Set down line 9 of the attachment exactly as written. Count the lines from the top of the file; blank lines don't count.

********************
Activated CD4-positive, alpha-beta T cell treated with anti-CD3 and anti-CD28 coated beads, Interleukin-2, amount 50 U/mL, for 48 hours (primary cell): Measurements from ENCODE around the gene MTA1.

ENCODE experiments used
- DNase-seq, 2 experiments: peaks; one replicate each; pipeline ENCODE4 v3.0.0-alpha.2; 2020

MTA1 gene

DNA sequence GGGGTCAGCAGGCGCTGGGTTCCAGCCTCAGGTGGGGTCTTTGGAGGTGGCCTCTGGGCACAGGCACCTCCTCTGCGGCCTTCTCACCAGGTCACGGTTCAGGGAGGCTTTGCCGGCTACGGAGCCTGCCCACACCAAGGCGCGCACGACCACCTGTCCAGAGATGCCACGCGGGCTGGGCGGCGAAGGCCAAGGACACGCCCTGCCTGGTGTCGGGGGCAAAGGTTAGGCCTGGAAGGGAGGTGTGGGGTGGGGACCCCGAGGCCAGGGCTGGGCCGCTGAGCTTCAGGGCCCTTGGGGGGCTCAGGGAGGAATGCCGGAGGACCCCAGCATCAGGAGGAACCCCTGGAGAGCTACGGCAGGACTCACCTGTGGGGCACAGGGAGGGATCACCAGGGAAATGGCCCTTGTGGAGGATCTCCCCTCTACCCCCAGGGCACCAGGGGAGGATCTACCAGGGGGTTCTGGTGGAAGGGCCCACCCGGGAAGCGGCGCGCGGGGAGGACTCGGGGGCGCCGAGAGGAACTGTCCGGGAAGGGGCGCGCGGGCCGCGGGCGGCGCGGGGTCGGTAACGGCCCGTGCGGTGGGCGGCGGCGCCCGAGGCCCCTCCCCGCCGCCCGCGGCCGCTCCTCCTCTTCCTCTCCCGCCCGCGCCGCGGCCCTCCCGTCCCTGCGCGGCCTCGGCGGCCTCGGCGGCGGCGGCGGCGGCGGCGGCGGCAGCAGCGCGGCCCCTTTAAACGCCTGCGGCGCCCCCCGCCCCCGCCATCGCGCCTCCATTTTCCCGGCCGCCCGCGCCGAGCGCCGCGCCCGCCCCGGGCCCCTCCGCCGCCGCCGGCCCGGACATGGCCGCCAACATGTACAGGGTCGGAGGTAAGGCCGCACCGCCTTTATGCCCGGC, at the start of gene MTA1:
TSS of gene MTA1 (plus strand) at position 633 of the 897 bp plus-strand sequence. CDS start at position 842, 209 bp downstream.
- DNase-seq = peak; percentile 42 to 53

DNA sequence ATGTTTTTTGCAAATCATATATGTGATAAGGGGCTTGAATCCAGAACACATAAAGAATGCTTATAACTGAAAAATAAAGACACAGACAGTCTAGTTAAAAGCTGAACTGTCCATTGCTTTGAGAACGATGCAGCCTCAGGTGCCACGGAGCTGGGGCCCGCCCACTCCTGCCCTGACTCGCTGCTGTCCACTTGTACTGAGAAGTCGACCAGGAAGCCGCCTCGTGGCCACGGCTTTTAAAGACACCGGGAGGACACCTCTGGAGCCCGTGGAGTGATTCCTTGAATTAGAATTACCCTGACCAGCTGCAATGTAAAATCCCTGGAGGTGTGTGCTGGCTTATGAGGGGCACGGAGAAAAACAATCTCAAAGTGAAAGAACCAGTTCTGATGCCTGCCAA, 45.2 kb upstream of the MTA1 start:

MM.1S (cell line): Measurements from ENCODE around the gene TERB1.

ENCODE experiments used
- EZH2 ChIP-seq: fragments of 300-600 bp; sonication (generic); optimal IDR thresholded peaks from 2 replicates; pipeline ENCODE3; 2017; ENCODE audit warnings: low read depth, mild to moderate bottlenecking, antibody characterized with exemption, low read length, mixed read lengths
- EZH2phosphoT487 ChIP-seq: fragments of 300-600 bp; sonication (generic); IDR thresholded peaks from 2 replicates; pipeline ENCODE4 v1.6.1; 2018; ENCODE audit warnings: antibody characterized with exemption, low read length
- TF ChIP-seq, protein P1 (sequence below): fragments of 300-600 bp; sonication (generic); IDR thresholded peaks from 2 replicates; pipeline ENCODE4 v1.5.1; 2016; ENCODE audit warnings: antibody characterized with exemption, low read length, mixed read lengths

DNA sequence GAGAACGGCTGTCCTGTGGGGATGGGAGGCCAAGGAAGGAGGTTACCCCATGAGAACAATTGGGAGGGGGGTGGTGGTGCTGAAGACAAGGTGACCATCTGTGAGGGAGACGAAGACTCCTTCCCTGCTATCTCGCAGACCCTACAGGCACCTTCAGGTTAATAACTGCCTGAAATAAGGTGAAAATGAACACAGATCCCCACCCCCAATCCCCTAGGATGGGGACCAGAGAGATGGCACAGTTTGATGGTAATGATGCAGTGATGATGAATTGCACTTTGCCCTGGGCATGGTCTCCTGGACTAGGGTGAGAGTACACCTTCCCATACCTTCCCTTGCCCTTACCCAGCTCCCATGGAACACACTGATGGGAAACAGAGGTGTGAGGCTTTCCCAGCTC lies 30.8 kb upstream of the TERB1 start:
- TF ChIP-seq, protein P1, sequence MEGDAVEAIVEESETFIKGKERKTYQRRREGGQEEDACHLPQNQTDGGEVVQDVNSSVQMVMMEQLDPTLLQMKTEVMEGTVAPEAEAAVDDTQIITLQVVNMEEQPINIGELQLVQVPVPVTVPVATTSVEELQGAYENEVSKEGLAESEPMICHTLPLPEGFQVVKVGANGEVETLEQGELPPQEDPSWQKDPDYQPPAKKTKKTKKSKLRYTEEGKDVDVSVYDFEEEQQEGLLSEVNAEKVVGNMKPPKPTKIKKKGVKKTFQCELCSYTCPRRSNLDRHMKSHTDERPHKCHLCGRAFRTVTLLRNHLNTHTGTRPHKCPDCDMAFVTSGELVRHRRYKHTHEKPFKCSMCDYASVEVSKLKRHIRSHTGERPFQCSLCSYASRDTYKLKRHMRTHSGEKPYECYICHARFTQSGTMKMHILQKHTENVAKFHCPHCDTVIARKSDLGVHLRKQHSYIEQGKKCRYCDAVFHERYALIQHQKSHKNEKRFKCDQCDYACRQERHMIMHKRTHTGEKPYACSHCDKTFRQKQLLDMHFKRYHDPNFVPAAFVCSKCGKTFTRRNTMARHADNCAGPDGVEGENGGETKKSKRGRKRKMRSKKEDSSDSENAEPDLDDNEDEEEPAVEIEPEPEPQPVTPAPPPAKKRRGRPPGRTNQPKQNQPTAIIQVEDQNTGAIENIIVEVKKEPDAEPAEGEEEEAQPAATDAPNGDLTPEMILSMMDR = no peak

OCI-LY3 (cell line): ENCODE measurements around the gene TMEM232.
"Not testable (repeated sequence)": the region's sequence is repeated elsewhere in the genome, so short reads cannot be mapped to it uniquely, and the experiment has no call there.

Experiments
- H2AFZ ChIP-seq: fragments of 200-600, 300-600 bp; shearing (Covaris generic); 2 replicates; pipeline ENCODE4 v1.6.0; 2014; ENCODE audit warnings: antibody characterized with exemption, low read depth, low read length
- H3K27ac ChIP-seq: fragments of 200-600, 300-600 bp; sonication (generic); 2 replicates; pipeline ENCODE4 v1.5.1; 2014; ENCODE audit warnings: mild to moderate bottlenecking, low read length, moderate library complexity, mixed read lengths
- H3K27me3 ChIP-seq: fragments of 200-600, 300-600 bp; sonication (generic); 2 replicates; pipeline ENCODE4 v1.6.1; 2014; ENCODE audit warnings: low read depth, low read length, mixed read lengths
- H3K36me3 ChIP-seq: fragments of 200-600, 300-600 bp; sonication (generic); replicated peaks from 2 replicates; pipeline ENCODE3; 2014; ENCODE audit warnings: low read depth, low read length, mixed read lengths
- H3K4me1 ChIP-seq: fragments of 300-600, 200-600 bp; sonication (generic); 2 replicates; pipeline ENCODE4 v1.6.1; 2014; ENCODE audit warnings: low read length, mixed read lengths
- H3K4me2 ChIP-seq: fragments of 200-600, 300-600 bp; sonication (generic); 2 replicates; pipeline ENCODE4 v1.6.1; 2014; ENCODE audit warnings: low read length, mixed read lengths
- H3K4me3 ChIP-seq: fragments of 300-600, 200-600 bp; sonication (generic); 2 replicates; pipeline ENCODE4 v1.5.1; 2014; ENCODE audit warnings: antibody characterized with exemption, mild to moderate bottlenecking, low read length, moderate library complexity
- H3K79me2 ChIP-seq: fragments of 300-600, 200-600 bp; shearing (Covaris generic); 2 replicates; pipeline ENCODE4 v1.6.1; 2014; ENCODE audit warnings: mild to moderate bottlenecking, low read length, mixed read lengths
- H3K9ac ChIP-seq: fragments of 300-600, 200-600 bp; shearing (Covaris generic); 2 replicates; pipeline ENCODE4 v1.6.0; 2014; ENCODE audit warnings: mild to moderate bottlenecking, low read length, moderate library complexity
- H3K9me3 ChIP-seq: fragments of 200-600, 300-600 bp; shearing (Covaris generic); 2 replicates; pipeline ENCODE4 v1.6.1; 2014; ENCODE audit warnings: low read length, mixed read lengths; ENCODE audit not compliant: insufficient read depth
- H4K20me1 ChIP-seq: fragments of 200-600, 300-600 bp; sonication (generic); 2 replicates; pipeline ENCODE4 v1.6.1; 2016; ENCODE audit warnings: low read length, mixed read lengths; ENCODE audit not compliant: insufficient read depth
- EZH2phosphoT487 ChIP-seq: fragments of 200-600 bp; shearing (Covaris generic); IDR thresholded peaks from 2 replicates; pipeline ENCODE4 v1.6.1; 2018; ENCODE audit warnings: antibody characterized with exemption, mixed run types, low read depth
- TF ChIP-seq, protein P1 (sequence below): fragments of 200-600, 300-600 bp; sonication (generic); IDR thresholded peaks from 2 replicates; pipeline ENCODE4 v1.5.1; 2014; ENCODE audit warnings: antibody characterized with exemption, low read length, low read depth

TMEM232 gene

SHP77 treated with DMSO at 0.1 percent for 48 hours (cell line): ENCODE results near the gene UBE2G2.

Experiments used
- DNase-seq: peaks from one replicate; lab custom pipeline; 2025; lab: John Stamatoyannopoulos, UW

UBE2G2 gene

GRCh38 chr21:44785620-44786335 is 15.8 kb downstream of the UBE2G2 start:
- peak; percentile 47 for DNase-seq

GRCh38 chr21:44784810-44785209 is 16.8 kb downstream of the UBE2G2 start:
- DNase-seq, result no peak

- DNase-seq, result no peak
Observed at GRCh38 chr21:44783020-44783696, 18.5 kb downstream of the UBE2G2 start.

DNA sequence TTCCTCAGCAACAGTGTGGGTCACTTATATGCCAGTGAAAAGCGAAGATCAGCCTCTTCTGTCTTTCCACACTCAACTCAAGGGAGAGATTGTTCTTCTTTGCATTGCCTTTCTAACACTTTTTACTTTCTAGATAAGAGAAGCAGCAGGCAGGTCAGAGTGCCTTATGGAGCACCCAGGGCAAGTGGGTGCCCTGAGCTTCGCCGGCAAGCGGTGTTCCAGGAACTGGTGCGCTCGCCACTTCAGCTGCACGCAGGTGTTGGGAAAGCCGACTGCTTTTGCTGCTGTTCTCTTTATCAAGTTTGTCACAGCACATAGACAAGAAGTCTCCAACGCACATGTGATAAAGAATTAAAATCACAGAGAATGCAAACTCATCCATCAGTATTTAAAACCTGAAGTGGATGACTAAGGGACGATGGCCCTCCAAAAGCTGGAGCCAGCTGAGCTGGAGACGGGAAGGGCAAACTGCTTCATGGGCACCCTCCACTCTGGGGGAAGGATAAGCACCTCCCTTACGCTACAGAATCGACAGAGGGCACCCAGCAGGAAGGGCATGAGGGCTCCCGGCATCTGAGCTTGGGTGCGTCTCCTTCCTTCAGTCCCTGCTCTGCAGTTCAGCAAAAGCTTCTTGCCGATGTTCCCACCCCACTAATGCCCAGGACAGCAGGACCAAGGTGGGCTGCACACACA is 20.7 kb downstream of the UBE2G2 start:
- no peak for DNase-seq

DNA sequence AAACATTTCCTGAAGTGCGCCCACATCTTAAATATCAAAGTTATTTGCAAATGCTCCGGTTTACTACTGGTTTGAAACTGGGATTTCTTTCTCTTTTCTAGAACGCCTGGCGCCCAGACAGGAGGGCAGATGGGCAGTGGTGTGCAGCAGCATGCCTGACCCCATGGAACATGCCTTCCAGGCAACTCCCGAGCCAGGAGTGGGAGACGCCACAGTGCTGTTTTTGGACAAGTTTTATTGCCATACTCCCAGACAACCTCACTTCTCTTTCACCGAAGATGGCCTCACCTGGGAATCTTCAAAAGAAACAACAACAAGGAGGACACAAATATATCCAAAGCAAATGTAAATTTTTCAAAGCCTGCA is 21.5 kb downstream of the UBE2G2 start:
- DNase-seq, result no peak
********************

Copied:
MM.1S (cell line): Measurements from ENCODE around the gene TERB1.